Unfortunately, snow can be a costly business expense

January 3, 2011

It’s cold, it hampers your commute — and it costs your business money.

New Jersey is beginning to tally up the cost of the snow from the weather the weekend of Christmas, MyCentralJersey.com reports. And it’s not going to be cheap.

Not only does salt for melting ice cost money, but snow removal crews need to be paid — overtime, if necessary, as it was for this past snowstorm. It didn’t help that the snow started on a Sunday and continued on the Monday after Christmas, considered by some to be the observed holiday, the website points out. That means more overtime.

But what else can we do?

With winter comes unpredictable weather, and the chance that the weather will take some time and money to clean up. Like any other business, that has to be figured into the budget. Some years, you get lucky and don’t have to spend a lot on snow removal. Other years, you may have to make cuts in other areas. New Jersey may get a little bit of help that businesses themselves won’t: some federal disaster relief. But that’s yet to be determined, too.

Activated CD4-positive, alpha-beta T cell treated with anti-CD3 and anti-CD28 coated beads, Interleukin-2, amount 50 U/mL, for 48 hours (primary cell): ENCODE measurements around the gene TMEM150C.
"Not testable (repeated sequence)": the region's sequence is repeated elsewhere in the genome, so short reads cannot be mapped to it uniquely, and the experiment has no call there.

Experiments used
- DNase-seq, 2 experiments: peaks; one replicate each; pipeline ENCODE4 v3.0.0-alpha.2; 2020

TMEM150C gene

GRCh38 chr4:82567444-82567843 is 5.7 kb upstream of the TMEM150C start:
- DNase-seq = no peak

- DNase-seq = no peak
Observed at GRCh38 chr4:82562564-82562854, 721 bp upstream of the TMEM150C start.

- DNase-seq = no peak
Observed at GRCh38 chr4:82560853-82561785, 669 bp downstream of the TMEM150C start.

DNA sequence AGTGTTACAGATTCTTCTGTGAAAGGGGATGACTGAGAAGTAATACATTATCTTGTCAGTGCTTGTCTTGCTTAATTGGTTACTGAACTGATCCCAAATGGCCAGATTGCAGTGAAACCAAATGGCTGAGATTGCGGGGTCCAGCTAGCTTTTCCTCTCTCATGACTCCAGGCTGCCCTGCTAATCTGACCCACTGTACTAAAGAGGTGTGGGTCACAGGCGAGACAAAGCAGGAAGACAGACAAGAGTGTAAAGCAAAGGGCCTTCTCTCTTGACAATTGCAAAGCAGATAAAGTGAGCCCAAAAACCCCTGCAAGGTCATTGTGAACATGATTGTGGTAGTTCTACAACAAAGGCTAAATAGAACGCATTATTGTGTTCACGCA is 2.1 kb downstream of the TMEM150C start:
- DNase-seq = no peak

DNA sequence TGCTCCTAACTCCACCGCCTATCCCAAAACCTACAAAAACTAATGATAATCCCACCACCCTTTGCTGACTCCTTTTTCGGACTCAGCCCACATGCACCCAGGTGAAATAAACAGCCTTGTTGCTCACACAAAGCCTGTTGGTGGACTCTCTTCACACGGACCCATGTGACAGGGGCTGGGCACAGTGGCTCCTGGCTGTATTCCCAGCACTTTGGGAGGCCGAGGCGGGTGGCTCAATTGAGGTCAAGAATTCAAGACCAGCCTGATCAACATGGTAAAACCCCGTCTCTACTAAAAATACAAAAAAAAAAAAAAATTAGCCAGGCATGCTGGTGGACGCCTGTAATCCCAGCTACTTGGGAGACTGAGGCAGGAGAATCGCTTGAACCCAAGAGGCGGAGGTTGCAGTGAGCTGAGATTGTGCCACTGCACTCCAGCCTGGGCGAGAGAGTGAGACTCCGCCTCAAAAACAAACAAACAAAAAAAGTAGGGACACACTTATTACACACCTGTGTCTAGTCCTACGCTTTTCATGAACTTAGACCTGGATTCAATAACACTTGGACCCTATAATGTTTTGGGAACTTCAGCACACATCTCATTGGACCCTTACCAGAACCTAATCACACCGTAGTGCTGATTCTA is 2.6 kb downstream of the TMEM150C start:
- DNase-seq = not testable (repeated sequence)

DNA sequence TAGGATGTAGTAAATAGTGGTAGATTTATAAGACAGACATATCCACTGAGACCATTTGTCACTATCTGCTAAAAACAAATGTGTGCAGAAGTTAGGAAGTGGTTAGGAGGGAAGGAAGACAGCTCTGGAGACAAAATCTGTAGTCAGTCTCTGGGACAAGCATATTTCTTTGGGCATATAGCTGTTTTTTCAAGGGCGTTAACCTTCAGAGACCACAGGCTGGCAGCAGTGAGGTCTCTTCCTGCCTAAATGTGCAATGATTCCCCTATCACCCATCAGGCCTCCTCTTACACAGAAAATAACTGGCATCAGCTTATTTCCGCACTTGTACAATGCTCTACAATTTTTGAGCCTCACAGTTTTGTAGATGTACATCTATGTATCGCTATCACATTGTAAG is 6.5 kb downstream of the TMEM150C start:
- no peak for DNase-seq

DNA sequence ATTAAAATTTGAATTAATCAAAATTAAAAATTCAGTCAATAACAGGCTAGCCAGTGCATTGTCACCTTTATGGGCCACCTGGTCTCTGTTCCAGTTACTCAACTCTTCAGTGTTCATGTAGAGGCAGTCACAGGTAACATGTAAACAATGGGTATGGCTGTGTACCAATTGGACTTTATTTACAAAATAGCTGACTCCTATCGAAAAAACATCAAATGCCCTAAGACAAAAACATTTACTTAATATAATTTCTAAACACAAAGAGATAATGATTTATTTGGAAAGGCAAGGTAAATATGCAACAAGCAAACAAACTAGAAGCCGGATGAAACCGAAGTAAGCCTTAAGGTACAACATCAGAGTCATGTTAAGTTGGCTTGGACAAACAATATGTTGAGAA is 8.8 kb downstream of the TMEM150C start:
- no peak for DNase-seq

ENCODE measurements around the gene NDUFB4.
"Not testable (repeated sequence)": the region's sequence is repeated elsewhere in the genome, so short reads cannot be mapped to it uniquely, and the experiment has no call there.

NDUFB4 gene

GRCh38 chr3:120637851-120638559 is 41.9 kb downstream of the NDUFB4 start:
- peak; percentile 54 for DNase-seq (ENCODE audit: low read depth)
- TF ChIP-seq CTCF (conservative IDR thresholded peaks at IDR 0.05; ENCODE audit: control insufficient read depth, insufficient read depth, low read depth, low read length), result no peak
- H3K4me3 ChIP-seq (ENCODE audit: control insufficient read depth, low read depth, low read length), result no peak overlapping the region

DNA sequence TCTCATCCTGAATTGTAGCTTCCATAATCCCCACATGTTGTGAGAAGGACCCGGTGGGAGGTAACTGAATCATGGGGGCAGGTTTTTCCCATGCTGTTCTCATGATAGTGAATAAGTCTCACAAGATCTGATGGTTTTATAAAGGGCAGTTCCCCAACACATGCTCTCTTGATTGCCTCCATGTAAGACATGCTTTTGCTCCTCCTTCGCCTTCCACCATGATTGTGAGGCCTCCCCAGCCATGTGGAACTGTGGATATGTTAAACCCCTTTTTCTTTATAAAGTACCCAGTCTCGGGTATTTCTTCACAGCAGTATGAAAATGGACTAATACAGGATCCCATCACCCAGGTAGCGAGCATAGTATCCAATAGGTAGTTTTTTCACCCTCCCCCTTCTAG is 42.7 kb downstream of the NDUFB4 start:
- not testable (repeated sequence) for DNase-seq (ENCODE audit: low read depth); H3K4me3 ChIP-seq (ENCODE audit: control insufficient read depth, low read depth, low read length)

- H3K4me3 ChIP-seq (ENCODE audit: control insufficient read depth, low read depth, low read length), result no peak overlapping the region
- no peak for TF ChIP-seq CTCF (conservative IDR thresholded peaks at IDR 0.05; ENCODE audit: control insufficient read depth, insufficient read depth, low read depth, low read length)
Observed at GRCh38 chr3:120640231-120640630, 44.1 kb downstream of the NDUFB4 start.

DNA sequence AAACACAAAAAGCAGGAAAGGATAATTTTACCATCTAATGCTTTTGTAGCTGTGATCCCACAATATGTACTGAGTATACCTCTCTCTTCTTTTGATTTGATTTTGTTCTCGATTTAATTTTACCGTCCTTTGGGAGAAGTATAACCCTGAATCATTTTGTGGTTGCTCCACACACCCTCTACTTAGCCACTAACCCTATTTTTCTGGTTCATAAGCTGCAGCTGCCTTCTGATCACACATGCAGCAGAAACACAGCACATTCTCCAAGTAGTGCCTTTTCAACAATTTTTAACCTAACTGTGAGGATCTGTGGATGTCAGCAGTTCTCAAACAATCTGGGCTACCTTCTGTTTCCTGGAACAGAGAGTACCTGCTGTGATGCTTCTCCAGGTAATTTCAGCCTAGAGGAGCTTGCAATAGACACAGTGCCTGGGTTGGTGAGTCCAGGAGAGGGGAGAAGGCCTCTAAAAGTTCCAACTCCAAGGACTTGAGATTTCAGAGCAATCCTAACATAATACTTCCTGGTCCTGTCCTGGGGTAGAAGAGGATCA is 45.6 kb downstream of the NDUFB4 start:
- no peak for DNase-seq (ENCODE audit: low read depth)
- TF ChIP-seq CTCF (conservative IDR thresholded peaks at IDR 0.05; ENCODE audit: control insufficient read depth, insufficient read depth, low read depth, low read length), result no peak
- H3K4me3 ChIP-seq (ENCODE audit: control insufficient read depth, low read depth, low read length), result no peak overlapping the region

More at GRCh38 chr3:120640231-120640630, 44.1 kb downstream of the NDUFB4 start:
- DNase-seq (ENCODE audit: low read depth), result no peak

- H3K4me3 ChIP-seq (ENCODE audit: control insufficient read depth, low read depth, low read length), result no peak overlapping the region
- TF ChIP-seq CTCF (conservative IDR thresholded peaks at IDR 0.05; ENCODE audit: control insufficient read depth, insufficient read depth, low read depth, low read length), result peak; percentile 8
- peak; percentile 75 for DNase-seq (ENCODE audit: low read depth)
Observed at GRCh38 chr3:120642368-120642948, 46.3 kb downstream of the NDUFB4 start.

There are a few ways to save money for setting up snow removal, this post suggests — and although the advice is from Denver, it’s still applicable: Get a contract in place before it snows, include all your locations in one contract, and include contingencies. And perhaps their best piece of advice — consider snow removal a cost of doing business. If your employees or customers can’t reach your business, you lose money. If you live and do business in a place where it snows, it’s something you’ll have to deal with eventually.

But hopefully, we won’t have to deal with a snowfall like this past one for a long, long time.

This post is brought to you by the good folks at Dale Carnegie Training of Central & Southern New Jersey. We would love to connect with you on Facebook and Twitter @CarnegieJersey.

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